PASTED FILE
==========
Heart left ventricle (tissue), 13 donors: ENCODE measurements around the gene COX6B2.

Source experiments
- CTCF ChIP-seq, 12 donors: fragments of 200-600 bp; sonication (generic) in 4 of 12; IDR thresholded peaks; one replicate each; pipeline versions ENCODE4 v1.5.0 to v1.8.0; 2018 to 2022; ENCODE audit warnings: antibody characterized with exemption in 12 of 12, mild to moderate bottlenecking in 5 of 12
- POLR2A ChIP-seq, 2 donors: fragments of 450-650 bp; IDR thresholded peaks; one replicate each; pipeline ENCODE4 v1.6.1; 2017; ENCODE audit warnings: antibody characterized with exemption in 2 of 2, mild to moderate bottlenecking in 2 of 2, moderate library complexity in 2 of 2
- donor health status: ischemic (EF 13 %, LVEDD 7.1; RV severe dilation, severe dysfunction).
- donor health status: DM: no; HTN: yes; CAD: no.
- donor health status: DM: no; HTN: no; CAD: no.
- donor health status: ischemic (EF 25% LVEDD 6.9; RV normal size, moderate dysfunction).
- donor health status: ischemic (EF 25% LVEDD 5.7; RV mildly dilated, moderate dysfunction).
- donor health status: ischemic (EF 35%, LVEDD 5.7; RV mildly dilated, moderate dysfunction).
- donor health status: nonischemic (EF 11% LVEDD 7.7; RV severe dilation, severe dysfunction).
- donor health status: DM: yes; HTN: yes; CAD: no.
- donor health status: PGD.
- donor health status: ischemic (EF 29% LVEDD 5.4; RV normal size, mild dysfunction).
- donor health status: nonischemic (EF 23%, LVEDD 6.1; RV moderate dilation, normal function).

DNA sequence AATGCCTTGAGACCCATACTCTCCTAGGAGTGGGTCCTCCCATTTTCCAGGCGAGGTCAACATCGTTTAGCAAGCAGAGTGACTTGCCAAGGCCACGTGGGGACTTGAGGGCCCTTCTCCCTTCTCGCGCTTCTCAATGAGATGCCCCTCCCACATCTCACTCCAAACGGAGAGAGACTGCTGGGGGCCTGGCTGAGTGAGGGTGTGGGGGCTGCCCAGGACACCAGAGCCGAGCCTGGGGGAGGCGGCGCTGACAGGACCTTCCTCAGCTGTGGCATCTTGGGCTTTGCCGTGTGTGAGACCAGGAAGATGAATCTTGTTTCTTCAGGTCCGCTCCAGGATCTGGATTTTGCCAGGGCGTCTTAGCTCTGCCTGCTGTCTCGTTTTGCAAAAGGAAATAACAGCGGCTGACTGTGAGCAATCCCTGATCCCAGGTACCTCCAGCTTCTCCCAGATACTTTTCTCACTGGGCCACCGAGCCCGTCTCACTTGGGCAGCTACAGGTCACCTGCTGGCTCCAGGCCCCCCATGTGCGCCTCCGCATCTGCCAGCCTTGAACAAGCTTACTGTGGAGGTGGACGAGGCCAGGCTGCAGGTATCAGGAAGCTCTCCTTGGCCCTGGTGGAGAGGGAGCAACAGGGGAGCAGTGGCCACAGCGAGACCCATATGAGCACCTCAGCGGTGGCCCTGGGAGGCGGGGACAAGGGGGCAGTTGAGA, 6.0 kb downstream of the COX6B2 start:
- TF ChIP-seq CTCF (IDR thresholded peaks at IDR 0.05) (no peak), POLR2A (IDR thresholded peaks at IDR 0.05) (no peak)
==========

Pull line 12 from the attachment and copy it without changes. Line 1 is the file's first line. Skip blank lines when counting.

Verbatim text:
- donor health status: DM: yes; HTN: yes; CAD: no.